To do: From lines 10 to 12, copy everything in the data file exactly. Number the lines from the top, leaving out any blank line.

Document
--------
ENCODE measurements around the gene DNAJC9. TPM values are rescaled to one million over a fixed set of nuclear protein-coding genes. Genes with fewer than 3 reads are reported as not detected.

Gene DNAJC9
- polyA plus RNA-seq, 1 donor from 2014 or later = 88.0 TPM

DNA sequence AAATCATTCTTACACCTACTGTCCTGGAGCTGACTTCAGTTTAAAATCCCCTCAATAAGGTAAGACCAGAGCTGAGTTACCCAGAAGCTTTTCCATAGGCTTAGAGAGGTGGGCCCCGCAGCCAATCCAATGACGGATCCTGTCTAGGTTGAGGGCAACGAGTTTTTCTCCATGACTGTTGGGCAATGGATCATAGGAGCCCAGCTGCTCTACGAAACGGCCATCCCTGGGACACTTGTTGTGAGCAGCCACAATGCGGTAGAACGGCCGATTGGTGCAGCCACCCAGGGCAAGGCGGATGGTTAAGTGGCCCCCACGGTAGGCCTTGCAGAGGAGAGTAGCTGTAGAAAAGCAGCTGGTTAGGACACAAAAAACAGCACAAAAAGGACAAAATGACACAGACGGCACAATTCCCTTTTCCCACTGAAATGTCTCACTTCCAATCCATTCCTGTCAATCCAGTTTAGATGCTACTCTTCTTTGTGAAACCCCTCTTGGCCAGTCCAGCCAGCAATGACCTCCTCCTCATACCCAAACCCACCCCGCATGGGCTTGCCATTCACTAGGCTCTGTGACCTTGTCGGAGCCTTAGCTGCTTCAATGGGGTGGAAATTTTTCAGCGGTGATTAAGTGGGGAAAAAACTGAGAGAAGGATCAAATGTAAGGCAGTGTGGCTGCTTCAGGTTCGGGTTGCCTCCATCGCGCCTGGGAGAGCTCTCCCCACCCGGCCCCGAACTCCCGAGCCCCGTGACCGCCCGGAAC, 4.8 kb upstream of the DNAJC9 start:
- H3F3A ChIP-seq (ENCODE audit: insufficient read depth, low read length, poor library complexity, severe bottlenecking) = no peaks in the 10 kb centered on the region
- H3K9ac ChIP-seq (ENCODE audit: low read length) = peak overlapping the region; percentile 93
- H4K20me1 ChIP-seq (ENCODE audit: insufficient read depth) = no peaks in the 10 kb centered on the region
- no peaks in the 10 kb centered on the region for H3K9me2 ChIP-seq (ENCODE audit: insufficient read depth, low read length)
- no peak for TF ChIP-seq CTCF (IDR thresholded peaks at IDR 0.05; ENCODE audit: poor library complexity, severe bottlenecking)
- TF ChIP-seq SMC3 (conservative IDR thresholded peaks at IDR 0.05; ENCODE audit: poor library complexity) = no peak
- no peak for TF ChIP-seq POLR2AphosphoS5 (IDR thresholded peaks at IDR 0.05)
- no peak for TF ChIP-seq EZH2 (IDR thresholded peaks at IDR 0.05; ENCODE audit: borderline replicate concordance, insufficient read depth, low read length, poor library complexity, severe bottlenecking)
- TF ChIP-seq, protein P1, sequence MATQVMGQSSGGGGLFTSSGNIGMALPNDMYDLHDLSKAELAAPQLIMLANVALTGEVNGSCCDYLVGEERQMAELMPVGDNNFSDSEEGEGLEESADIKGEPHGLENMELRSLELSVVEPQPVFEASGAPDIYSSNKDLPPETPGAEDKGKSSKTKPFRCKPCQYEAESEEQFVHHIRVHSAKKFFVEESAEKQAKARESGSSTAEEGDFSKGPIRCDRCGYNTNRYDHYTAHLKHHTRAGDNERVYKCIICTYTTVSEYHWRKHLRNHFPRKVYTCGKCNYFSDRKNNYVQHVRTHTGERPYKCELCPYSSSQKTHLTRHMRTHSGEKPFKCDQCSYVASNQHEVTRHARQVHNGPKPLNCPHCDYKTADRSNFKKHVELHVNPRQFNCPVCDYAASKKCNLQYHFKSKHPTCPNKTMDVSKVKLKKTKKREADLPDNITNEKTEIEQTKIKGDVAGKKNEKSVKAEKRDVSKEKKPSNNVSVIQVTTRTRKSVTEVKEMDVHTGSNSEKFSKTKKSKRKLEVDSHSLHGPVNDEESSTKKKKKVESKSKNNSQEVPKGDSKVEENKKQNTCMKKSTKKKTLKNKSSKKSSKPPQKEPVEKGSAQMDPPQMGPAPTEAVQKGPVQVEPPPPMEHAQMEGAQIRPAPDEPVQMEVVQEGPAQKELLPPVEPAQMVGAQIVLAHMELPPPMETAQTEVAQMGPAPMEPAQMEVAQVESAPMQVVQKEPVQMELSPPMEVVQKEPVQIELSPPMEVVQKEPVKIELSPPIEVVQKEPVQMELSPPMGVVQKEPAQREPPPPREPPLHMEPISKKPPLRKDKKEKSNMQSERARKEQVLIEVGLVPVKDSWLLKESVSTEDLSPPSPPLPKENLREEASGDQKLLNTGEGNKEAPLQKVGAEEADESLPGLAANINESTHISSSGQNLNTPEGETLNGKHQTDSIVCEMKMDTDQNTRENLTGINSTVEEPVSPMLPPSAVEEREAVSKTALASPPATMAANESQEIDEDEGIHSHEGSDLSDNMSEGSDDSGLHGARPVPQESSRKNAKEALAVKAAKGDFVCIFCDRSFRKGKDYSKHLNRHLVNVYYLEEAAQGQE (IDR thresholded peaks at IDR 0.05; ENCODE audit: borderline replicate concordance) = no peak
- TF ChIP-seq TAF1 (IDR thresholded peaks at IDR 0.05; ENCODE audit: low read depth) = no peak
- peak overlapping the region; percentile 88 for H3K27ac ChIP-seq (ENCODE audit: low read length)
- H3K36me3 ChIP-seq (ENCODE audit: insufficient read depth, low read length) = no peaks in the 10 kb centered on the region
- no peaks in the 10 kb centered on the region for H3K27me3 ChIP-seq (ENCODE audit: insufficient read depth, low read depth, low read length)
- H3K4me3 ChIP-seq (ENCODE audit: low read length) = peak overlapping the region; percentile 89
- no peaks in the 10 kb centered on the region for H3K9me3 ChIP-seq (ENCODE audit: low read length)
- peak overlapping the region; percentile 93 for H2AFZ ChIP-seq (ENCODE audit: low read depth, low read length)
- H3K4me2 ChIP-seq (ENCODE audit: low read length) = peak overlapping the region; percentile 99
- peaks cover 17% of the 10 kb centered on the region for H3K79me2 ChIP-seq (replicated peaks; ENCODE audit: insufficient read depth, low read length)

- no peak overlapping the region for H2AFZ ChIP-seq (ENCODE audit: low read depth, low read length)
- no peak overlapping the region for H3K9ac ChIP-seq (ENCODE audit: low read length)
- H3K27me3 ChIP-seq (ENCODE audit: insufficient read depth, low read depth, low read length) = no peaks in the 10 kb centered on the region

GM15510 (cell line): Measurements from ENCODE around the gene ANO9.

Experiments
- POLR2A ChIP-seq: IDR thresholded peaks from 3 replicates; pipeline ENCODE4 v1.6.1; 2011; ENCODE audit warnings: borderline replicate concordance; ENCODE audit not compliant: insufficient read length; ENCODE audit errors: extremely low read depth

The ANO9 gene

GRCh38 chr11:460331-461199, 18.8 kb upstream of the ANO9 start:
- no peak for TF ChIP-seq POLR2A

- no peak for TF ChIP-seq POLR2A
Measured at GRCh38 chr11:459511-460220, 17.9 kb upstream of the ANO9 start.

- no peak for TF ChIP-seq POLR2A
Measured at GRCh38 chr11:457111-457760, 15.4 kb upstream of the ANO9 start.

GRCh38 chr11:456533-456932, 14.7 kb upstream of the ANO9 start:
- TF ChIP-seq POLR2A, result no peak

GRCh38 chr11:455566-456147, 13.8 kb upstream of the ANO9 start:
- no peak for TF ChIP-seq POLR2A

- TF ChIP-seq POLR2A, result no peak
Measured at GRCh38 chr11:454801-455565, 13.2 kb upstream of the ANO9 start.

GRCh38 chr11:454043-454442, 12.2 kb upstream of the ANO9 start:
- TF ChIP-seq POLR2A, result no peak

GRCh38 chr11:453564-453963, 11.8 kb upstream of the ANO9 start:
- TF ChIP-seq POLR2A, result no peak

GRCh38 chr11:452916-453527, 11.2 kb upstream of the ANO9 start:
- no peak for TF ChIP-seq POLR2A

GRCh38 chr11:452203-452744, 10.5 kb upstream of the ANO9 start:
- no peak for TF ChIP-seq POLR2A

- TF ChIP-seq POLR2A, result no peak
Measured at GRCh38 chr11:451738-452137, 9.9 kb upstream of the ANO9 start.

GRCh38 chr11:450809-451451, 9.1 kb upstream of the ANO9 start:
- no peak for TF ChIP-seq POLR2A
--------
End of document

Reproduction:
- TF ChIP-seq SMC3 (conservative IDR thresholded peaks at IDR 0.05; ENCODE audit: poor library complexity) = no peak
- no peak for TF ChIP-seq POLR2AphosphoS5 (IDR thresholded peaks at IDR 0.05)
- no peak for TF ChIP-seq EZH2 (IDR thresholded peaks at IDR 0.05; ENCODE audit: borderline replicate concordance, insufficient read depth, low read length, poor library complexity, severe bottlenecking)